Remnants of World War Two put further chill on China-Japan relations

Friction over the possession of islands in the East China Sea has been at the forefront of issues between China and Japan this year. But disagreements dating back more than 70 years have remerged to put further pressure on the two Asian giants’ relations.

A huge chemical weapons disposal project between China and Japan originating from World War Two has been an ongoing joint initiative that began in 2010; however the two countries missed an April 2012 deadline. Fortunately they have managed to re-engage and ensure the project will continue as of next week.

During the Second World War, Japan occupied much of north east China and many of its key ports along the east coast. It is said that more than 20 million died during the conflict, with the Chinese Government, still to this day, adamant that Japan has not sufficiently acknowledged or apologised for the destruction and devastation caused by its invasion.

Of course reconciliation has been attempted over the years, but relations remain chilly and are being heightened by the requirement of both countries to work together to dispose of the Japanese chemical weapons left on China’s mainland when the conflict ended in 1945.

Diplomatic trickery with rhetoric and actions from both sides has not helped the situation. China’s President Xi Jinping publicly implied Japan is still ignoring ‘historical facts’ surrounding the war. Meanwhile Japan’s Prime Minister, Shinzo Abe, made official visits to controversial Japanese monuments for their war-dead, inciting frustration and anger from China.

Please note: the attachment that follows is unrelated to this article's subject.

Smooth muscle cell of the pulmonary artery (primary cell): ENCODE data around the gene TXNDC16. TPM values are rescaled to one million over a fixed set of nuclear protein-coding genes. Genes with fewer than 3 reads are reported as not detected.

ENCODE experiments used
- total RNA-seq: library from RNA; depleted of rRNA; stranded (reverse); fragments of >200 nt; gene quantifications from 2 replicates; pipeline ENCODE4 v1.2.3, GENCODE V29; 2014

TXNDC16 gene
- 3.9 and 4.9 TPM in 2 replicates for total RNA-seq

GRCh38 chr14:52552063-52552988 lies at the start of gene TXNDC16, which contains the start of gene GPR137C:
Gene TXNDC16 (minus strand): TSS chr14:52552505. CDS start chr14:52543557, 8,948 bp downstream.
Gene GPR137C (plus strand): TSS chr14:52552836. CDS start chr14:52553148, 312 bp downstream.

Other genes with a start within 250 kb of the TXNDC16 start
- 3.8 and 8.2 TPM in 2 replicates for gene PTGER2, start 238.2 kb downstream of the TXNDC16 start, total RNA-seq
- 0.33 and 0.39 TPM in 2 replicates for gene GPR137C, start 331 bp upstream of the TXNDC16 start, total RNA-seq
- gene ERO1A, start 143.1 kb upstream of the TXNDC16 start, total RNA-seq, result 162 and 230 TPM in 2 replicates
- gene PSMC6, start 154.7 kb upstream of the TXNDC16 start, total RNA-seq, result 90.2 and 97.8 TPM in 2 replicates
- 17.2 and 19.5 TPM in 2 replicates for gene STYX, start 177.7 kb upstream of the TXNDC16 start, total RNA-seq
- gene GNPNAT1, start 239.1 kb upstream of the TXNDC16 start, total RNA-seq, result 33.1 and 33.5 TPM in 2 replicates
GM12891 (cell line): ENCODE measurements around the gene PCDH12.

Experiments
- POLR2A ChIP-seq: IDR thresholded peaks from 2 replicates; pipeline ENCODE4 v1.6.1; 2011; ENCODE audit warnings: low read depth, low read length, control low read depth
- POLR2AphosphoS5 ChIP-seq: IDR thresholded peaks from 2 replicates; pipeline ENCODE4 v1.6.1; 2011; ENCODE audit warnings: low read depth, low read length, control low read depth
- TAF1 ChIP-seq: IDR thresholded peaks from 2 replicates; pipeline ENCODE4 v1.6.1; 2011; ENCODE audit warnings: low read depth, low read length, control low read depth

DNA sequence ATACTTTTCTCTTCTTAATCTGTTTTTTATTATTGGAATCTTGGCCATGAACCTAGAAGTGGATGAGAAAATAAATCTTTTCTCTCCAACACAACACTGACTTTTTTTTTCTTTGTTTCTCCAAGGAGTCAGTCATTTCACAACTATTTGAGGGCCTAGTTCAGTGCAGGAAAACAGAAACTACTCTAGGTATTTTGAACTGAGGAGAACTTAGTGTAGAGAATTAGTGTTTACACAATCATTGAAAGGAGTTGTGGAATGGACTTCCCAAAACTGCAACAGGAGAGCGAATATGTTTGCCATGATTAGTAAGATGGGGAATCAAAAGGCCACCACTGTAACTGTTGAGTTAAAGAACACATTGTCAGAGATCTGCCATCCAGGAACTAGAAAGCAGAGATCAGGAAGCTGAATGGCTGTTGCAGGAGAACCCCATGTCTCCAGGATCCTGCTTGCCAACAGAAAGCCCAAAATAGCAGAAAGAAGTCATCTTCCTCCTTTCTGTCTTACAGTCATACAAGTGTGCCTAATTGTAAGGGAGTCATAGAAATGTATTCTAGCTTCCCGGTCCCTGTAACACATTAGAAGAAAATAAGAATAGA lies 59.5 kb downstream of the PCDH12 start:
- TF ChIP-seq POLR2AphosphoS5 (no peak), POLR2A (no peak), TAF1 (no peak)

The not-for-profit organisation Nuclear Threat Initiative (NTI) has monitored the threat and extent of the chemical weapons left behind. Its estimates suggest that in excess of 700,000 Japanese-made chemical weapons remain buried in various sites across China, The Brics Post reports.

In 1997, countries around the world signed up to the Chemical Weapons Convention (CWC), including China and Japan. This ensured Japan was legally bound to dispose of the weapons. However, while bilateral agreements were put in place for Japan to supply and deliver the necessary means for weapons disposal, delays have given the Chinese fodder to be disgruntled with the Japanese.

In a move that may further inflame relations, Japan’s Government passed a reinterpretation of its commitment to non-intervention overseas. It stated that it has ended a ban on its military taking part in hostile overseas missions.

The chemical weapons disposal project between the two countries will continue through to 2016, with a further six years to 2022 specifically for the disarmament of Haerbaling. This is the largest of the sites holding approximately 400,000 chemical weapons.

Ian Harvey

Ian Harvey is one of the authors writing for WAR HISTORY ONLINE